Burnout as a Mediator in the Workaholism-Turnover Intentions Relationship
Type of DegreeMaster's Thesis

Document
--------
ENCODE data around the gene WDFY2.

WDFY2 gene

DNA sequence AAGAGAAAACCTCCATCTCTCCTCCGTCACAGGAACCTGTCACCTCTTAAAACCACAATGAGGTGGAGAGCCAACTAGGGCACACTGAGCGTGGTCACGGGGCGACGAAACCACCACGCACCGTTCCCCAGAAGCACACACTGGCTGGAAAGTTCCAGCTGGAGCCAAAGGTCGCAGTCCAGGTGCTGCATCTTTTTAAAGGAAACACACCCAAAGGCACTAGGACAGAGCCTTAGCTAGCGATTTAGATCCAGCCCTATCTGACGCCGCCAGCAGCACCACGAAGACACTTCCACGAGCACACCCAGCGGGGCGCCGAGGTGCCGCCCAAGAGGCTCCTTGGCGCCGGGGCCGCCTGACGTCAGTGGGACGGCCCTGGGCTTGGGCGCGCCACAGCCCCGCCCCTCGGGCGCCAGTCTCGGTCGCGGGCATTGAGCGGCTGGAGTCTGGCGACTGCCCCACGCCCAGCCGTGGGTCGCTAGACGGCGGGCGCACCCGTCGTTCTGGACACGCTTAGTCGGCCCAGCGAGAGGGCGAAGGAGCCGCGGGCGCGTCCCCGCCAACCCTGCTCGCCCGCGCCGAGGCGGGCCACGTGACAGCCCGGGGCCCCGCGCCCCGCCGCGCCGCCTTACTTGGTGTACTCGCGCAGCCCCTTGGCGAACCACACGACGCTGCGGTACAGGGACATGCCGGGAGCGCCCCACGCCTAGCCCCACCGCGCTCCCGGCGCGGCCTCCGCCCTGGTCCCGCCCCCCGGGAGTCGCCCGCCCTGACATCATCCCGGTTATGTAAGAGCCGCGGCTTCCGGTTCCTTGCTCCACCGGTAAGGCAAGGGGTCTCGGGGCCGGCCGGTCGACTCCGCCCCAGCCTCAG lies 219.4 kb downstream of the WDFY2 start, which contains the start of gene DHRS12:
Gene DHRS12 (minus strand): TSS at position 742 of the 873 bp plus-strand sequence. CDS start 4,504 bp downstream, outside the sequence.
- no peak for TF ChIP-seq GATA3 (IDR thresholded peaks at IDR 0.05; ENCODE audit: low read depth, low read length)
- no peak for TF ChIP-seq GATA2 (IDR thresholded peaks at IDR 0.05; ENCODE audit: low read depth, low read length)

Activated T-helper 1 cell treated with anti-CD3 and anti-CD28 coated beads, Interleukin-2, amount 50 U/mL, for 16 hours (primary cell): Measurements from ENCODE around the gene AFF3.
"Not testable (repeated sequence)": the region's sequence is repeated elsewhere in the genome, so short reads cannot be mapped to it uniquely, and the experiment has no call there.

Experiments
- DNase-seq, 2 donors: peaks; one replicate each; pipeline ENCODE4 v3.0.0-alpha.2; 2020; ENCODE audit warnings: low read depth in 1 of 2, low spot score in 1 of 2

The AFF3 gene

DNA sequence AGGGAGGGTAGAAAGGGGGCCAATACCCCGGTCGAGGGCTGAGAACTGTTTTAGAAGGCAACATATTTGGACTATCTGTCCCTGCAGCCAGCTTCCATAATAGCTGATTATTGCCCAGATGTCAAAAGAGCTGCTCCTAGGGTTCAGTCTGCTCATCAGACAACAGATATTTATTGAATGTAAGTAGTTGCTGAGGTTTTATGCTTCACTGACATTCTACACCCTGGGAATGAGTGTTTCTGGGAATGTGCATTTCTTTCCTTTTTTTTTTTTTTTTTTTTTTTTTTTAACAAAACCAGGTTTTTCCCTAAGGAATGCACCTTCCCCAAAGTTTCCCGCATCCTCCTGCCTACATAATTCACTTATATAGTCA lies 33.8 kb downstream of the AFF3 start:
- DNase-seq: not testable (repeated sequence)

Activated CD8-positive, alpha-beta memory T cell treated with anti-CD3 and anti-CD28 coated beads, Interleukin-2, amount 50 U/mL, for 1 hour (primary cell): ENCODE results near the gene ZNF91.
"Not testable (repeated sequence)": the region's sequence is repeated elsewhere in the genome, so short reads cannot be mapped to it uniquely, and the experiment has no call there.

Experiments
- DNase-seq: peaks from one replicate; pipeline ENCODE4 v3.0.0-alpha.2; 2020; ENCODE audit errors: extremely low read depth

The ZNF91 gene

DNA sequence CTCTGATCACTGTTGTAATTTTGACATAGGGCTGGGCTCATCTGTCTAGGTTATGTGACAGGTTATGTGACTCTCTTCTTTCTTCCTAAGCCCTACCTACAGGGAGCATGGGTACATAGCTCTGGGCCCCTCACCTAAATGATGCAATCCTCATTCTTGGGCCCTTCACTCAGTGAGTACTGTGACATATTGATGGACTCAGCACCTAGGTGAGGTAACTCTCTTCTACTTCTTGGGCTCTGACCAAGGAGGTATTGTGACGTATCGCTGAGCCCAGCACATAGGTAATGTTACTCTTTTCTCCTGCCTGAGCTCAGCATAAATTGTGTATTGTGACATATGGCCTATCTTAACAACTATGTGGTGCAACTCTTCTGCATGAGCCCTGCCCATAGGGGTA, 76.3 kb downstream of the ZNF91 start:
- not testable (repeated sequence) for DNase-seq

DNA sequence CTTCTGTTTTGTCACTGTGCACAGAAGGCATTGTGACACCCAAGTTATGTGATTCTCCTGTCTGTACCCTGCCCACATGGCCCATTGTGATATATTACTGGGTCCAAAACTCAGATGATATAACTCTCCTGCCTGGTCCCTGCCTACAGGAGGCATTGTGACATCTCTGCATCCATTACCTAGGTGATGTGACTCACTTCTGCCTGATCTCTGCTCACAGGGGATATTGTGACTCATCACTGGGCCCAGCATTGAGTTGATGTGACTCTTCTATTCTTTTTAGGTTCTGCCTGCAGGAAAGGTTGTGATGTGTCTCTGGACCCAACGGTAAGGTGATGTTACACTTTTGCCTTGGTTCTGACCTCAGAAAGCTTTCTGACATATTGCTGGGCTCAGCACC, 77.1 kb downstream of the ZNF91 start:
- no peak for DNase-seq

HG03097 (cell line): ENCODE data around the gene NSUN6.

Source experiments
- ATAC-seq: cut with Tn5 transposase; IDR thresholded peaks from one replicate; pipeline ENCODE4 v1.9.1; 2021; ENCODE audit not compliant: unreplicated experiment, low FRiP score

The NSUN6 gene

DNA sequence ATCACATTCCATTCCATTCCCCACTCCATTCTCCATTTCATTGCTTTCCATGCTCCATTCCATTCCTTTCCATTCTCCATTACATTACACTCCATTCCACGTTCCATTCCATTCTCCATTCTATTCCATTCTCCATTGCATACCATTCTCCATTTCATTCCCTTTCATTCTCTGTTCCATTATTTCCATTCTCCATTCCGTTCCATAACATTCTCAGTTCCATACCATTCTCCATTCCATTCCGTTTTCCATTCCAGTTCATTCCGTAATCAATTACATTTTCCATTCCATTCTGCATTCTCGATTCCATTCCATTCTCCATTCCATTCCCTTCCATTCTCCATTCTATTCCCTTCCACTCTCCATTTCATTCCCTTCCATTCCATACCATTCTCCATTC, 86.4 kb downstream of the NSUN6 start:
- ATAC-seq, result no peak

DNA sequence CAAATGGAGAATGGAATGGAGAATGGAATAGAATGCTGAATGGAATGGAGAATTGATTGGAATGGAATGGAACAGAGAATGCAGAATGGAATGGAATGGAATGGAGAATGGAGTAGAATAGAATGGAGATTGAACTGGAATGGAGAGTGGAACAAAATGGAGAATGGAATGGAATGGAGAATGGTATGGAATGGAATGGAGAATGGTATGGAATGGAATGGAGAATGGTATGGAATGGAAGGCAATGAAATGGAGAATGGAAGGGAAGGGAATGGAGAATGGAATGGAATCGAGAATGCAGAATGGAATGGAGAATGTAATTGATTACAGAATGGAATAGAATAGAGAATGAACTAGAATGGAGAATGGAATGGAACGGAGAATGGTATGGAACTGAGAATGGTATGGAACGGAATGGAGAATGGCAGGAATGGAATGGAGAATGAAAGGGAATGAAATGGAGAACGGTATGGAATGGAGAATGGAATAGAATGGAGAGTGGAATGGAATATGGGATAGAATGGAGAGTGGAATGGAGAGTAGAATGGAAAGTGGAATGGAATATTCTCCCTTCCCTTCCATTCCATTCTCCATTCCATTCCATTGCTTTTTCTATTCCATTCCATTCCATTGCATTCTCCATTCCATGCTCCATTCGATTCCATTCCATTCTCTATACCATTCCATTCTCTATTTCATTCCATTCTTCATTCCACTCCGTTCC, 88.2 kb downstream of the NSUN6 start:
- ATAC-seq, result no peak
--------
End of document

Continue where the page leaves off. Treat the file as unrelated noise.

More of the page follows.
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The present research explores the relationship between workaholism and voluntary turnover intentions with burnout as the explanatory mechanism. Existing literature has found a positive relationship between workaholism and overall burnout, along with multiple burnout dimensions (Clark et al., 2014). Research has also found a positive relationship between burnout, turnover intentions, and actual turnover behaviors (Maslach et al., 2001). However, there is a gap in the literature because an empirical linkage between workaholism and turnover intentions has not been found, and a previous attempt at exploring this relationship did not use a sufficient measure of workaholism (Choi, 2013). The present study uses the Multidimensional Workaholism Scale (MWS; Clark et al., 2020), as it addresses issues of workaholism’s construct contamination in the literature. Additionally, the mediation model is theoretically explored with Conservation of Resources (COR) theory (Hobfoll, 1989). Evidence from a three-wave study of MTurk participants (N = 337), ranging in professions and industries, provides support that (a) burnout positively and significantly mediates the relationship between overall workaholism and turnover intentions; (b) burnout positively and significantly mediates the relationships between cognitive and emotional workaholism and turnover intentions; (c) burnout negatively and significantly mediates the relationship between motivational workaholism and turnover intentions. Additional post hoc analyses did explore the relative importance of each workaholism dimension in accounting for predictable variance in burnout, allowing further consideration of motivational workaholism’s effects in this study. These results inform practices and interventions aimed at individuals at-risk of or experiencing the negative implications of workaholism and burnout.